But moves taken in the immediate wake of the tax bill's passage suggest at least some large companies will give back to workers.
AT&T said it will give 200,000 employees a $1,000 bonus when the bill is signed, and announced significant investment in its capital spending.
All of the responses
Here's a look at all of the responses GoMN received from Minnesota's Fortune 500 companies. (We'll update this if and when we receive more).
"The tax reform legislation passed through Congress will further enable Target to pursue our strategic growth priorities. These include continued investment in the Target team, in our business and our ability to serve our guests, and in the communities where we do business."
C.H. Robinson Worldwide (Eden Prairie)
"Corporate tax rate cuts will have a positive effect on our (and all) businesses, allowing us to invest more capital back into growing our company. Investing more capital means hiring more people and purchasing more services, all things that help grow the economy."
U.S. Bancorp. (Minneapolis)
"We do not have a comment at this time."
CHS Inc. (Inver Grove Heights)
"We worked closely with several elected officials to ensure the cooperative system voice was heard during recent conversations on Section 199.
"While the tax reform bill presents both challenges and opportunities for farmers and cooperatives, we remain optimistic about future investment, hiring and wage increases across the cooperative system and in rural communities."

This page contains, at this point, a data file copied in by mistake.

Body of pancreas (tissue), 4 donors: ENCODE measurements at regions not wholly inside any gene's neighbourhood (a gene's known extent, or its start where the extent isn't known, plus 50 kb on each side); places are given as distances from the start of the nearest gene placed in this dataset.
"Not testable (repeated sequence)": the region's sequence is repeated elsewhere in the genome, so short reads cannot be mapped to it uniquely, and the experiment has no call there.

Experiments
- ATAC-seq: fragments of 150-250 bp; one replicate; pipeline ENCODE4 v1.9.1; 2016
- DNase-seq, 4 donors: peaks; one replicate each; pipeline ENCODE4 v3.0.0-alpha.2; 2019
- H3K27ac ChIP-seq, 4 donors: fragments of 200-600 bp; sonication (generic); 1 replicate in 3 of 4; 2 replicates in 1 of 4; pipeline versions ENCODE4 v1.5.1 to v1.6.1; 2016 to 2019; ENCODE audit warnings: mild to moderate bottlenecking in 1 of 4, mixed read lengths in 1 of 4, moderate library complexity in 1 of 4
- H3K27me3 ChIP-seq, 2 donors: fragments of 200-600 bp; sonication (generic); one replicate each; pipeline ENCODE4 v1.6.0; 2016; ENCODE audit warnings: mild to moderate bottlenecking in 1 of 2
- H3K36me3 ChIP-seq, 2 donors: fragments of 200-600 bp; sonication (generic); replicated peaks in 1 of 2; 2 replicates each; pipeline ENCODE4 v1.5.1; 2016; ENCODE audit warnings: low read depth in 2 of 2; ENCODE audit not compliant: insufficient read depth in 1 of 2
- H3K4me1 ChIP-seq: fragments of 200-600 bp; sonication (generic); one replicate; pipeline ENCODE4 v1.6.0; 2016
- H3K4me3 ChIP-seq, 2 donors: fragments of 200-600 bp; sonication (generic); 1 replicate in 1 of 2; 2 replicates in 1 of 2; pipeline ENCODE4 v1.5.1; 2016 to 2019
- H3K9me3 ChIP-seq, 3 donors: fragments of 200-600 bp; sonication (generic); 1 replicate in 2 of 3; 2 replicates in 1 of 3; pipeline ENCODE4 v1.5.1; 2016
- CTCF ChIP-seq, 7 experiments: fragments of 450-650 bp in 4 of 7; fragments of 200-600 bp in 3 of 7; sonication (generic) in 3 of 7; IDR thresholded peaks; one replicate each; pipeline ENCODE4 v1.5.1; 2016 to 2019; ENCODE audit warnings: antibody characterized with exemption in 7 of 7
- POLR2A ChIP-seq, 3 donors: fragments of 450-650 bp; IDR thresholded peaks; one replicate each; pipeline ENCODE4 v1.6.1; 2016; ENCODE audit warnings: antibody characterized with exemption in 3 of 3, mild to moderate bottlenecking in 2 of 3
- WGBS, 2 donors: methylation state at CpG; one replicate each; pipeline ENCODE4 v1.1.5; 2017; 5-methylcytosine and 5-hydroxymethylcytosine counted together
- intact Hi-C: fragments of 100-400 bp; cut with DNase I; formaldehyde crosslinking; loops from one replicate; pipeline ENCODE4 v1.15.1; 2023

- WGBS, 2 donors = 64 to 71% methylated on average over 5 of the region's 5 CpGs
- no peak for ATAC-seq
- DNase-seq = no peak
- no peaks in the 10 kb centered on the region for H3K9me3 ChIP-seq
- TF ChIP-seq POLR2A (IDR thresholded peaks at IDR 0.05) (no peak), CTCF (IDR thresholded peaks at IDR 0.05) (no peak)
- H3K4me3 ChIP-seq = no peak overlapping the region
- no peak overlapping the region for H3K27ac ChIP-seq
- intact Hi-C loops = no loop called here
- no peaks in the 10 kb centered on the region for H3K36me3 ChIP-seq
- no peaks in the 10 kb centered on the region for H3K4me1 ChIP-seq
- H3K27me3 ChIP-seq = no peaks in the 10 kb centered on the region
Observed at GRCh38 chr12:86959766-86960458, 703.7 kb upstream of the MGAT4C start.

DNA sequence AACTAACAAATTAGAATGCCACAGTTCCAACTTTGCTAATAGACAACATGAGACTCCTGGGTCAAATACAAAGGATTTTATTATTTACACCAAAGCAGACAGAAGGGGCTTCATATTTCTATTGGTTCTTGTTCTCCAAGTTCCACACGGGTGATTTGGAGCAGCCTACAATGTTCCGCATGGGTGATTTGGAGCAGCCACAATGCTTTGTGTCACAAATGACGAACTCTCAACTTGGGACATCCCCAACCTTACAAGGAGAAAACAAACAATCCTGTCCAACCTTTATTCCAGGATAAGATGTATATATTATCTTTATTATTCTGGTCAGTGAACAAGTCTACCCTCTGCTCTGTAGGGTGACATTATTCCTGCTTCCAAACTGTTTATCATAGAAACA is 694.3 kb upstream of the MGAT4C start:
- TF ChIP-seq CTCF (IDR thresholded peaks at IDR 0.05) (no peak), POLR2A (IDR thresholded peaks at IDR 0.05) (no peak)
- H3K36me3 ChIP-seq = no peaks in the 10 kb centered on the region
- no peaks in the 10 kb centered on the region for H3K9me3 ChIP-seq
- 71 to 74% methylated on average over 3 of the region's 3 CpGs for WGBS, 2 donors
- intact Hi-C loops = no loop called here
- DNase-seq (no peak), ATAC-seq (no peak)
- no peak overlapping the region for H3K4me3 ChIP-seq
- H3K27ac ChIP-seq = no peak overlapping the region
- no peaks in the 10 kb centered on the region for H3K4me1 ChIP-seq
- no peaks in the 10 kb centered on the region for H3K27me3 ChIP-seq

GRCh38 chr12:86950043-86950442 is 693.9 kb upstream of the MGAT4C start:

Thrivent Financial for Lutherans (Minneapolis)
"Thrivent is a not-for-profit membership organization, so we expect the impact to be minimal compared to the impact on for-profit companies. As a fraternal benefit society, we use our tax-exemption to support our members in their generosity in communities around the nation and the world."
Ecolab (St. Paul)
"The proposed tax reform legislation is still very fluid. It is too early to discuss whether there will be any realized tax reductions for Ecolab."
"3M appreciates the President and Congress for enacting tax reform legislation that will result in a more globally competitive system for U.S.-based manufacturers."
General Mills (Golden Valley)
During an earnings call on Wednesday, GM executives said they will evaluate "several uses" including brand investment, capital investment, M&A (mergers and acquisitions), and "clearly, cash return to shareholders."
A spokesman also added: "On the corporate income tax reform we are encouraged by the efforts of the House and Senate to address the competitive tax advantage enjoyed by our foreign competitors."
Supervalu (Eden Prairie)
"At this time, Supervalu is still evaluating and will not be able to provide responses to your questions."
"It is premature for us to answer these questions given that Mosaic is still assessing the impact of the new tax law. I also think it unlikely that we would make decisions like those you ask about based solely on potential tax savings."
The following companies have not responded:
- Best Buy
- Ameriprise Financial
- Land O'Lakes
- Xcel Energy
- St. Jude Medical